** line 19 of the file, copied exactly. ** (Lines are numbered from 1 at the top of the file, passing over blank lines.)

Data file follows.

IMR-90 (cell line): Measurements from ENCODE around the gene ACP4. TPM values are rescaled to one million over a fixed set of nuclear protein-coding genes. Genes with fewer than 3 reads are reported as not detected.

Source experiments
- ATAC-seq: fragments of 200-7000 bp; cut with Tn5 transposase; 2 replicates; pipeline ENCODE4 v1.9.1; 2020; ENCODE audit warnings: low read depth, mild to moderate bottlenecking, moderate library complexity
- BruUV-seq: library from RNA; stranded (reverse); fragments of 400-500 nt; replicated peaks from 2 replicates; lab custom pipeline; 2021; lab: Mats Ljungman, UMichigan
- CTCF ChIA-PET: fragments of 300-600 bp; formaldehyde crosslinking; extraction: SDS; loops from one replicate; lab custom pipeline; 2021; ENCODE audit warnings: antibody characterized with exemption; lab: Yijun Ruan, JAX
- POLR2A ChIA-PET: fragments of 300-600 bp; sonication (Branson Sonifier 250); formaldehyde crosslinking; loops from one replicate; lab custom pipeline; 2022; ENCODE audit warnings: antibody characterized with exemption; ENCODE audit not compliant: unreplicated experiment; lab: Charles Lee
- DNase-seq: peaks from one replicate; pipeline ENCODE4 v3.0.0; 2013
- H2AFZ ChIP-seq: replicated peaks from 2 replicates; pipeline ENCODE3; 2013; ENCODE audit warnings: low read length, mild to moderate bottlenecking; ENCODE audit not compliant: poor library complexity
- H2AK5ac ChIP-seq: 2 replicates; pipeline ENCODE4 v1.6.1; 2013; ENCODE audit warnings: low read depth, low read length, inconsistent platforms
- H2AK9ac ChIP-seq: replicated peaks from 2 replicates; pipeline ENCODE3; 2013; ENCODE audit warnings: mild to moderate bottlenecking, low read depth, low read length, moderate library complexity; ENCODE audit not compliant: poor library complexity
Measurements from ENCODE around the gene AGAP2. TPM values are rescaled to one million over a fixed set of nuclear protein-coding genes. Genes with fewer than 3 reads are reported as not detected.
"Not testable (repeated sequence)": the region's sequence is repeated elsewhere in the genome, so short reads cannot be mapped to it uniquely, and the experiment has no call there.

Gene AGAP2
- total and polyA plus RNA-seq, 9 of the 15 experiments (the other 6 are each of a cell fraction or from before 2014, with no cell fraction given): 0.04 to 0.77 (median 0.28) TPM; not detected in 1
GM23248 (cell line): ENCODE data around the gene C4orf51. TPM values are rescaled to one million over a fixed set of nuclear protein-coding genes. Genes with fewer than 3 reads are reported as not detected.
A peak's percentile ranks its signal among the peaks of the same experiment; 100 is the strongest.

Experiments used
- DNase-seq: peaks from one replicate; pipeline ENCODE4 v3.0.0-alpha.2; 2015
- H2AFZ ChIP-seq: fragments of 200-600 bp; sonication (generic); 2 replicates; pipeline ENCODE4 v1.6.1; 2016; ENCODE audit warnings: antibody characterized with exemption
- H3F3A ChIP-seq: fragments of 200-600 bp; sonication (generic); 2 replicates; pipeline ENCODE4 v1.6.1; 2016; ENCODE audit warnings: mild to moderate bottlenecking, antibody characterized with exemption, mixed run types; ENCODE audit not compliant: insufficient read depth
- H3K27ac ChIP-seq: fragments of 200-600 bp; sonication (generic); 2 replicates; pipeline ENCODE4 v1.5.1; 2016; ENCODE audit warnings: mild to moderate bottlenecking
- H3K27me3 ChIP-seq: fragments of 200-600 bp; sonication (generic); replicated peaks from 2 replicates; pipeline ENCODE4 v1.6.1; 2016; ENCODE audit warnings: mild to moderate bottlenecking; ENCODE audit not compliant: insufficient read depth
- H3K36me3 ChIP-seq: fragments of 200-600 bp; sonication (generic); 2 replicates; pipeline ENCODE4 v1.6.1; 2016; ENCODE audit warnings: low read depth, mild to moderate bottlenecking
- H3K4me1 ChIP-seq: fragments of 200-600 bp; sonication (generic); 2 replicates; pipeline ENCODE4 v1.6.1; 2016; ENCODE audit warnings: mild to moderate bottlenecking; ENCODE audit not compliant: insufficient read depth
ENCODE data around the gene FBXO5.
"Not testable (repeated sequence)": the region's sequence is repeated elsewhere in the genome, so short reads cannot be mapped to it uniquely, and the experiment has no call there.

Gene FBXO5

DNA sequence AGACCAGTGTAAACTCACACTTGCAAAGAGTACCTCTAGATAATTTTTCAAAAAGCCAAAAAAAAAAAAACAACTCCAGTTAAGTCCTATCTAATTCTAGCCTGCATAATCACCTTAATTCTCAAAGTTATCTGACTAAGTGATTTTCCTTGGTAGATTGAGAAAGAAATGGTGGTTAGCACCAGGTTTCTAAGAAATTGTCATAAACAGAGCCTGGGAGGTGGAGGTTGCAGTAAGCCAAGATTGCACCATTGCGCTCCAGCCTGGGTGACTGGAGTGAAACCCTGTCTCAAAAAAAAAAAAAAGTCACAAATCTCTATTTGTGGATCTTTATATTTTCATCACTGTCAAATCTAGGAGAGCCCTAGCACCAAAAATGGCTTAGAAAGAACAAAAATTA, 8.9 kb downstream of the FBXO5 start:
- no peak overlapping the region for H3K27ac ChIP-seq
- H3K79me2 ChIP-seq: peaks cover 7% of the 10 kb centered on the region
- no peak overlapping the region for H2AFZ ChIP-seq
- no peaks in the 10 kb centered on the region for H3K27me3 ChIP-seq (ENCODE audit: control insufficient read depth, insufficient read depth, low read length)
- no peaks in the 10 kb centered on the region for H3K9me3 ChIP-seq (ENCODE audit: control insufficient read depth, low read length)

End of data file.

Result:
- H2AFZ ChIP-seq: fragments of 200-600 bp; sonication (generic); 2 replicates; pipeline ENCODE4 v1.6.1; 2016; ENCODE audit warnings: antibody characterized with exemption